International Criminal Law

Towards a Truth and Reconciliation Commission for the former Yugoslavia

Feb 18th, 2019 | By

The purpose of this article is to elaborate on the need for, and the prospect of, establishing a Truth and Reconciliation Commission for the former Yugoslavia. The ratio for such a commission has much to do with the failings of the Yugoslav Tribunal to realize its didactic purposes to its fullest potential, a consequence of anti-Tribunal propaganda and the inability to generate a form of truth that would serve as an adequate basis for post-conflict reconciliation. Following the outlining of these shortcomings, this paper shall assess some of the past and more recent attempts aimed towards the formation of a Truth and Reconciliation Commission within the former Yugoslav states.

The Molina Theissen case

Aug 20th, 2018 | By

Guatemala is the country with the highest number of victims of enforced disappearance in Latin America. As a result of the repression during the internal armed conflict (1960-1996), around 45,000 people were disappeared. Despite this large number, only a few cases have been investigated and prosecuted. In her article Gretel Alexandra Mejía Bonifazi reports the remarkable example of the Molina Theissen family in the search for truth and justice.

Conference: ”The Nuremberg Principles 70 Years Later: Contemporary Challenges”

Dec 17th, 2015 | By

The 70th anniversary of the Nuremberg Principles was celebrated on November 20 and 21 in an international conference “The Nuremberg Principles 70 Years Later: Contemporary Challenges”. The conference, organized by International Nuremberg Principles Academy, brought to Nuremberg experts, lawyers and human rights defenders from around the world to discuss the legacy of Nuremberg Principles in promoting human rights and international criminal law.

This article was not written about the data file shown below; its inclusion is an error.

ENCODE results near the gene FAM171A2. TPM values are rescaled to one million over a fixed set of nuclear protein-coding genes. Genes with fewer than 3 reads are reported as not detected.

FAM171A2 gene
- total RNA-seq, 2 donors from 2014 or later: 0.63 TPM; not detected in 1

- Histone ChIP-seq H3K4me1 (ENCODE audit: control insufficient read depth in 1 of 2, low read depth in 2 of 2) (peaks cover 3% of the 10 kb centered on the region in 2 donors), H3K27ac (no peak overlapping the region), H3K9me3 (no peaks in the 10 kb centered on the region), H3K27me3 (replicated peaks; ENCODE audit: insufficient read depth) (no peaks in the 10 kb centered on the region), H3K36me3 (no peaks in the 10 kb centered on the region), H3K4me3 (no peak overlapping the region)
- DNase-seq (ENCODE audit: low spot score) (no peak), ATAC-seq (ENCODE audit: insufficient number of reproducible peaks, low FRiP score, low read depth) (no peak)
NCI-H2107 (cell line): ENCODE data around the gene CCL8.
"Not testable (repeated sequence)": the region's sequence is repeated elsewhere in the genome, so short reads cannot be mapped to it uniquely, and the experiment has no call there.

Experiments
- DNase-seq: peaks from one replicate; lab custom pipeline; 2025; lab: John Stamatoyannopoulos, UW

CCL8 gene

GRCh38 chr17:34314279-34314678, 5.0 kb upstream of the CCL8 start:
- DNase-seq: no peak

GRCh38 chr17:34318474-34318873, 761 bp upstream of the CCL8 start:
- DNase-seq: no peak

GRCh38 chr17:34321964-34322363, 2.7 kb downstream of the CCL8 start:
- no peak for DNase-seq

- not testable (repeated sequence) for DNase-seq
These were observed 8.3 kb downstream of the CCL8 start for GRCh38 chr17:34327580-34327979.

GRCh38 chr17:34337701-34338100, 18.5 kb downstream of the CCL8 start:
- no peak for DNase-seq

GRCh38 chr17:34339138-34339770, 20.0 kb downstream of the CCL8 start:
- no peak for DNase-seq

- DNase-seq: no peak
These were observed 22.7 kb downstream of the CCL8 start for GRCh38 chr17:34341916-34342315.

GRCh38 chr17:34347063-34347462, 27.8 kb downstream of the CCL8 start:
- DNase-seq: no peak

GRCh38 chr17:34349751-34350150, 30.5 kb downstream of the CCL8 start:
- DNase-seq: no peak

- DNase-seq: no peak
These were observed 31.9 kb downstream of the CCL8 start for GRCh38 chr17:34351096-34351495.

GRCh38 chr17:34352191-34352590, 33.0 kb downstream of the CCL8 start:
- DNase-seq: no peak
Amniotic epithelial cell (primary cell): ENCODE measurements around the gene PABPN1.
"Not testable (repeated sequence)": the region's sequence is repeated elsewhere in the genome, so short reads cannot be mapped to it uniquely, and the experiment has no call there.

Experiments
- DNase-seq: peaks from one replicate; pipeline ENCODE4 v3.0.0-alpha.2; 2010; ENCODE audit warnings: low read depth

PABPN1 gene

International Criminal Law Sources in the Jurisprudence of the Inter-American Court of Human Rights – Some Comparative Considerations

Dec 23rd, 2008 | By

by Juan Pablo Pérez-León Acevedo

The Latin-American scenario was characterized by the presence of several protracted and intense internal armed conflicts as well as widespread and systematic human rights violations committed by dictatorships in peace time. […]

From Nuremberg to The Hague – The Road to the International Criminal Court

Oct 23rd, 2006 | By

The stony path from The Nuremberg Trial 60 years ago, when those primarily responsible for the war and war crimes in Germany had to answer for their actions, to finally establishing the International Criminal Court (ICC) in 2002 is presented in an exhibition, which was inaugurated on October 2, 2006 in The Hague.